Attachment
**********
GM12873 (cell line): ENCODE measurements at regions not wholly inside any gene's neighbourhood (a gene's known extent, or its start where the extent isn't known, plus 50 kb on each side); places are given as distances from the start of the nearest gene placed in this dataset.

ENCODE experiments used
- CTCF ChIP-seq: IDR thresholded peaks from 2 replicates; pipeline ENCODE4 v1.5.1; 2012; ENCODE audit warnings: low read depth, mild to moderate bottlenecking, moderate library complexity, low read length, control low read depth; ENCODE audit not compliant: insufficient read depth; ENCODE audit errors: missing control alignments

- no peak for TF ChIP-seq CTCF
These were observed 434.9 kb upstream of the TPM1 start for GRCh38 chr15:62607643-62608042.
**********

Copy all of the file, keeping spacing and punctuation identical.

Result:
GM12873 (cell line): ENCODE measurements at regions not wholly inside any gene's neighbourhood (a gene's known extent, or its start where the extent isn't known, plus 50 kb on each side); places are given as distances from the start of the nearest gene placed in this dataset.

ENCODE experiments used
- CTCF ChIP-seq: IDR thresholded peaks from 2 replicates; pipeline ENCODE4 v1.5.1; 2012; ENCODE audit warnings: low read depth, mild to moderate bottlenecking, moderate library complexity, low read length, control low read depth; ENCODE audit not compliant: insufficient read depth; ENCODE audit errors: missing control alignments

- no peak for TF ChIP-seq CTCF
These were observed 434.9 kb upstream of the TPM1 start for GRCh38 chr15:62607643-62608042.